I recently spoke to the seniors in Arizona State University’s Visual Communication Design department, and was asked the same question I’m asked almost every time I’m speaking to design students:

“What do you look for when hiring designers?”

(I should mention that I regard “Designers” as a broad and inclusive category. At any given time, our Creative Services team might include UX designers, content strategists, information architects, print designers, illustrators, copywriters, and so on. I actually consider them all to be designers; they simply happen to work in different media. A copywriter is a designer who works with words, for example.)

It’s a good question, and I have a simple answer. Sometimes I actually feel bad that I don’t have a clever 7-point checklist, or a heavy philosophical statement, but when it all comes down to it there’s really only one thing I actually need to see when evaluating a designer.

Anyway, the one thing I look when hiring designers is this: Empathy.

That’s it.

Using an empathy-first approach to evaluating candidates, I can usually weed out a candidate for a design job in 15 seconds or less. To be perfectly honest, sometimes I don’t even need to look at the portfolio.

Why Empathy?

Unfortunately, empathy is the characteristic I find least often when recruiting designers. That drives me a little crazy because it should be the one thing I see in every designer.

You see, design isn’t art. It’s not about self-expression and personal preference. It’s not about making things pretty.

Design is fundamentally a problem-solving discipline, and you can’t solve a problem unless you first understand it. In the world of design, empathy is the process of understanding the problem being solved and the people for whom you’re solving it.

There’s a photo I love that helps illustrate this.

presenting-the-worst-mens-bathroom-in-america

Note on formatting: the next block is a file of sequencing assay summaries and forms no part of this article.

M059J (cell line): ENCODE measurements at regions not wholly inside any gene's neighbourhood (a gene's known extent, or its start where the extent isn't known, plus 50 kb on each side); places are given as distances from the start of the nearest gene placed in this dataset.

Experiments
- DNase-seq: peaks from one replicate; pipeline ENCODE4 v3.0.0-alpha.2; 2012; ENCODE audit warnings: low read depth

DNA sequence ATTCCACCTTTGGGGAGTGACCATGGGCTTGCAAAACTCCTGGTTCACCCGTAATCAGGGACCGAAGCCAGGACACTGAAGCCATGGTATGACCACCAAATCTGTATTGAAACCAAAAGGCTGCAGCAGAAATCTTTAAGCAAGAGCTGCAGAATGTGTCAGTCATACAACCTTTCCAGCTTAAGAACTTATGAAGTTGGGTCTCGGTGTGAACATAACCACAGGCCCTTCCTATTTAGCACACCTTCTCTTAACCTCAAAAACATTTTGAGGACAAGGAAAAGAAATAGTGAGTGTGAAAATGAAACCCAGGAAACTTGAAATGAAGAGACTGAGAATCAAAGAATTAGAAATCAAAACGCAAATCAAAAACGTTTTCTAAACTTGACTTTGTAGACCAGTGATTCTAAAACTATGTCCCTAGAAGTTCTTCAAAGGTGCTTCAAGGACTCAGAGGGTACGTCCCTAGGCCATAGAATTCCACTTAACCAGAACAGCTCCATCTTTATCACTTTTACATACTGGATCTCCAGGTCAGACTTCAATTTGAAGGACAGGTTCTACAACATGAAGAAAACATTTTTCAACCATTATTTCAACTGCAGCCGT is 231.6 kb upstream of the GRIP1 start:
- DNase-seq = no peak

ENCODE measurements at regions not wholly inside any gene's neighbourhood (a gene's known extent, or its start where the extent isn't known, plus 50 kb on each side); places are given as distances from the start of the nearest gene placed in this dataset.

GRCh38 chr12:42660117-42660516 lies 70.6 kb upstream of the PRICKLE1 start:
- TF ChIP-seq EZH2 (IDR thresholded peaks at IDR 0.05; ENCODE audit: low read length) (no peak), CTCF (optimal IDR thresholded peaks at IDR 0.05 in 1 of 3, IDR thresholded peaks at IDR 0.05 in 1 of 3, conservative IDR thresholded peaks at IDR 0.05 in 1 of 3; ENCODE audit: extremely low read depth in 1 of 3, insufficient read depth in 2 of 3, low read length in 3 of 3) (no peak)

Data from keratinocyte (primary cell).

This bathroom, documented by Business Insider deputy editor Sam Ro, was found behind an Italian restaurant in South Beach, Miami, Florida. In it, they mounted the urinal facing the side of the sink, and they’re literally just inches apart. You can’t actually stand in front of the urinal, because that’s where the sink is. You have to pee into it sideways, hopefully missing the sink itself.

The functional requirement for this bathroom was that they need a sink and a toilet, and the standard convention was to install a standard version of each in the normal place based on plumbing connections.

This solution passes the “I did what you told me to do” test, but doesn’t pass the higher test of actually creating a usable experience. In this case you’d either have to have Robin Hood-level aim or be willing to climb into the sink, neither of which are particularly probably assumptions. I’m guessing at least some of this bathroom’s visitors just give up on the urinal entirely and pee into the sink itself. I wouldn’t blame them.

This scenario is pretty ridiculous of course, but not as ridiculous as you might think. I see the equivalent of this bathroom arrangement on a regular basis when evaluating designers’ portfolios.

Example #1

Here’s an archetypal email I usually see several times a week:

To whom it may concern:
My name is [name] and I am a Graphic Designer. I recently graduated from [university].
I’m interested in any open positions you might have available. I would really enjoy working at a company like [company].
I have attached my portfolio and resume for your consideration.

This email approach looks perfectly professional on the surface, and is in line with what students are (unfortunately) coached to do when they graduate and start looking for a job.

However, an email like this already tells me that the candidate has an empathy problem.

I sort through a lot of interested job candidates, and every time an email comes in I’m trying to figure out:

  • Who is this person?
  • What are they good at?
  • What are they passionate about?
  • Why should I be interested in them?

But that’s exactly the kind of information people leave out of their job interest emails, because they’re afraid specificity might exclude them from an opportunity. They’re so worried about being eliminated that they don’t say anything that might help me select them.

If they had just mentioned what they were passionate about, what they were good at, etc., they’d have significantly better luck getting noticed. Even if they weren’t a good fit for our team, it would help me know who I could send their resume onto at another company.